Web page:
Share this report:
April 2021 | Issue 233
Opinion Credit derivatives
Watch the IG credit curve — we may see steepening of IG 5s10s and flattening of 10s30s
Kelley Baum
Head of credit derivatives III Capital Management/AVM
quotation mark
Stimulus measures are supporting short tenors, and pension demand for 30-year paper is strong, so 10-year IG credit may have few buyers
2021 has started out as a year of regime changes. Rising rates and the potential for inflation are leading to broad shifts across asset markets, while a new US political leadership has got to work, bringing stimulus packages and the potential for significant tax code changes.
The coronavirus still lurks in the background, but the continued rollout of vaccines will change how we interact, gather and travel. To top it off, my personal life has undergone a regime change — I’ve just returned to work after having a baby boy!
On the surface, it seems these changes should broadly benefit credit markets (the amount of baby gear that has arrived at my house alone could boost aggregate demand and inflation). Many market participants are talking about a rotation from equities to fixed income because of higher all-in yields. The large stimulus in the US could also prove to be a boon for the credit markets, as corporates benefit from stronger demand and GDP growth.
But while these factors may continue to support credit spreads generally, the picture is more nuanced across the credit curve, and across the ratings spectrum. Higher rates could lead to more demand for certain parts of fixed income, but if interest rate volatility remains high, investors may demand higher spreads for longer-dated credit. Additionally, fundamentals have been deteriorating as leverage is at historically high levels — US IG gross leverage is roughly 2.8x, compared to 2.2-2.4x at the peaks of 2003 and 2009.
Long-dated triple B volumes are escalating
There has been an increase in issuance, especially in long-maturity paper from triple B-rated corporates, which could weigh on the space — though issuance is abating as we enter Q2.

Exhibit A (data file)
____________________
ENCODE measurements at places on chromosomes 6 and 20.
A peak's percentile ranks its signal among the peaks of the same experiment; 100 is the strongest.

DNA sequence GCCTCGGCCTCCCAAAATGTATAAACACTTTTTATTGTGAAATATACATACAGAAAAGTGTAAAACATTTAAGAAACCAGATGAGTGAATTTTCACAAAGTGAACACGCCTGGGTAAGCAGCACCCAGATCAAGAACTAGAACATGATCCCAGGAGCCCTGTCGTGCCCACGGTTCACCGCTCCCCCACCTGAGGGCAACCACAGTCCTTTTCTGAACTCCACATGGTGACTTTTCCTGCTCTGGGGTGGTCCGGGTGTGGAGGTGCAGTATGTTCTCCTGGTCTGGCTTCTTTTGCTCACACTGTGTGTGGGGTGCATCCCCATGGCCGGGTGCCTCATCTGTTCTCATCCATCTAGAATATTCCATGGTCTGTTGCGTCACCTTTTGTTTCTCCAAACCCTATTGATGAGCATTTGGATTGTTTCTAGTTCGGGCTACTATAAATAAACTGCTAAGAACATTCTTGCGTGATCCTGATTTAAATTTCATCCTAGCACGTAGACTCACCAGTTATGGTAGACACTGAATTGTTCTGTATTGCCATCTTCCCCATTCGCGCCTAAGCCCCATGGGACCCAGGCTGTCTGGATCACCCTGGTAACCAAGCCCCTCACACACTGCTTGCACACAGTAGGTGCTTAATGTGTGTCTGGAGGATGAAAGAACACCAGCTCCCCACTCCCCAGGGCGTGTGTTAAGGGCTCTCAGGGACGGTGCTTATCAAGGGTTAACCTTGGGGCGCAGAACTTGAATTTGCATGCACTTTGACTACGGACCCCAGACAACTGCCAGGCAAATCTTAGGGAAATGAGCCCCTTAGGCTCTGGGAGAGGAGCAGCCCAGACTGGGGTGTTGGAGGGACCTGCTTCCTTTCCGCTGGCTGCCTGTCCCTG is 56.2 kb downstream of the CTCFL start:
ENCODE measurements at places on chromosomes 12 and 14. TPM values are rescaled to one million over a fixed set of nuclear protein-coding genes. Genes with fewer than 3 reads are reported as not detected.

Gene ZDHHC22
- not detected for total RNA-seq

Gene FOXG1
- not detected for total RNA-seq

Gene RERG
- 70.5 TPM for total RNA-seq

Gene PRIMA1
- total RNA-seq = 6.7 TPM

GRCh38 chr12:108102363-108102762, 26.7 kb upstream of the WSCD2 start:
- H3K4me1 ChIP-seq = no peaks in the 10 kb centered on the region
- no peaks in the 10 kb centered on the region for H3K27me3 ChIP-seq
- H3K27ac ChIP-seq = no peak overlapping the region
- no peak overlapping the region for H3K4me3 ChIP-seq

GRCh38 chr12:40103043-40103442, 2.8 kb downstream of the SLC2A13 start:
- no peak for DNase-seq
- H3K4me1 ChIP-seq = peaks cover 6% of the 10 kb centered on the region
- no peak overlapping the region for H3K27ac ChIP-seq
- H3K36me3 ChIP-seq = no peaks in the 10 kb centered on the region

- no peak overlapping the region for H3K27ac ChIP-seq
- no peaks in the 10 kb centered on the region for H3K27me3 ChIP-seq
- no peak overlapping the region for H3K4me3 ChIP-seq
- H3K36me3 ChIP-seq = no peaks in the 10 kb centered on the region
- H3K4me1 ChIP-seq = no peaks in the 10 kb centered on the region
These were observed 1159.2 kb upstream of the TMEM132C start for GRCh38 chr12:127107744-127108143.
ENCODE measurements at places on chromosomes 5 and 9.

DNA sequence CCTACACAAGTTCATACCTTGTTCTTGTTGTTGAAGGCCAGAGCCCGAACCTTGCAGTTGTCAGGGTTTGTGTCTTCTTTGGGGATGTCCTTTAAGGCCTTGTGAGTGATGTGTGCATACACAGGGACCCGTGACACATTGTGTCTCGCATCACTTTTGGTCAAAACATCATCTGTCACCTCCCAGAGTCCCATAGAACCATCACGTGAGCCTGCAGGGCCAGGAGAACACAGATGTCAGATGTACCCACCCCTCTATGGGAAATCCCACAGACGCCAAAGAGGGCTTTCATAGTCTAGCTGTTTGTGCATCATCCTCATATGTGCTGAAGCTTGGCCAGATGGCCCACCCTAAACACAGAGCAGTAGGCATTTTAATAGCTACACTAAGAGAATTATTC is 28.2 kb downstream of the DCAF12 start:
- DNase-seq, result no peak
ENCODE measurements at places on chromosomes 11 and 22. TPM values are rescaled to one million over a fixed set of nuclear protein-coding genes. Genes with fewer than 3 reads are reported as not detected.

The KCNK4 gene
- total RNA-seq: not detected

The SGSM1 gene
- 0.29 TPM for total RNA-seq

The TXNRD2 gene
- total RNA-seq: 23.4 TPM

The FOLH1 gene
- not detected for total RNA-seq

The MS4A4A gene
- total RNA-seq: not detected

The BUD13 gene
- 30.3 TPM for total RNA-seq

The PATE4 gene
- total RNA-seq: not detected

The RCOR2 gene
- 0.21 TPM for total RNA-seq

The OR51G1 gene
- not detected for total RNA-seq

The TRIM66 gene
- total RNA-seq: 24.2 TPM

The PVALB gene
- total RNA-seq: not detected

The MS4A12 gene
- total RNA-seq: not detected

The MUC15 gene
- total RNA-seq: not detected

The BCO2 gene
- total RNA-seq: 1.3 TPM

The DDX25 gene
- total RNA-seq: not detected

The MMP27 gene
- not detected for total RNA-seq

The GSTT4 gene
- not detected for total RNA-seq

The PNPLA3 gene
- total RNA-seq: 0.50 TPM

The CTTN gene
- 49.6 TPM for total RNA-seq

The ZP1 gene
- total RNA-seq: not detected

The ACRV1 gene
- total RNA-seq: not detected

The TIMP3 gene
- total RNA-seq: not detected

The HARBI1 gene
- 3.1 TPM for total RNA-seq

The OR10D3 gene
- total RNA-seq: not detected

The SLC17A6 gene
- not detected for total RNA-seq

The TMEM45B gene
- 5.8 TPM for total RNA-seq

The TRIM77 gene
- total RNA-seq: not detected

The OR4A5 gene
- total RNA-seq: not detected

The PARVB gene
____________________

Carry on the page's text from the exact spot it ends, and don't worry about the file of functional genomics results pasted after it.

Triple B 10-year issuance increased from $177 billion to $275 billion from 2019 to 2020. In 2021 it is expected to be around $179 billion. Triple B 30-year issuance increased from $138 billion to $258 billion from 2019 to 2020, and is on track to reach $225 billion in 2021. And though the stimulus should help growth in the medium-term, higher corporate tax rates may weigh on long-term prospects, especially for lower-rated investment grade corporates.
So what does this mean for investing? Watch the credit curve — we may see steepening of IG 5s10s and flattening of 10s30s cash curves as the long-end (20 years-plus) is supported by pension demand and near-term stimulus supports the front-end, while 10-year paper is left with fewer natural buyers. If fundamentals deteriorate from here, we could see a wave of fallen angels given the high leverage levels combined with high triple B issuance.
High yield markets could be impacted by this even more than investment grade — there are fewer buyers of HY credit overall, and these limited buyers may rotate from current HY to the relatively higher-quality recent fallen angels.
Threat of higher dispersion
In the derivative space, these themes have led to compression and lower dispersion. In tranches, lower dispersion has contributed to outperformance of junior tranches and underperformance of senior tranches. So it’s important to keep an eye on dispersion as this could tick higher, which would mean risk could shift again out of senior tranches and into junior.
In the US, CDX HY equity tranches have compressed such that at current pricing it takes about one-and-a half-defaults per year (or seven defaults to maturity) to break even on a short HY35 0-15% versus delta position, on a hold-to-maturity basis with static current delta. Even though default outlooks have ameliorated a lot in the past few months, projections are still for HY defaults to be 2-3% per year — which are well through the number needed for a short HY 0-15% versus delta position to profit.
Share this article:
Global credit funds & CLO's
April 2021
| Issue 233
Published in London & New York.
Copyright Creditflux. All rights reserved. Check our Privacy Policy and our Terms of Use.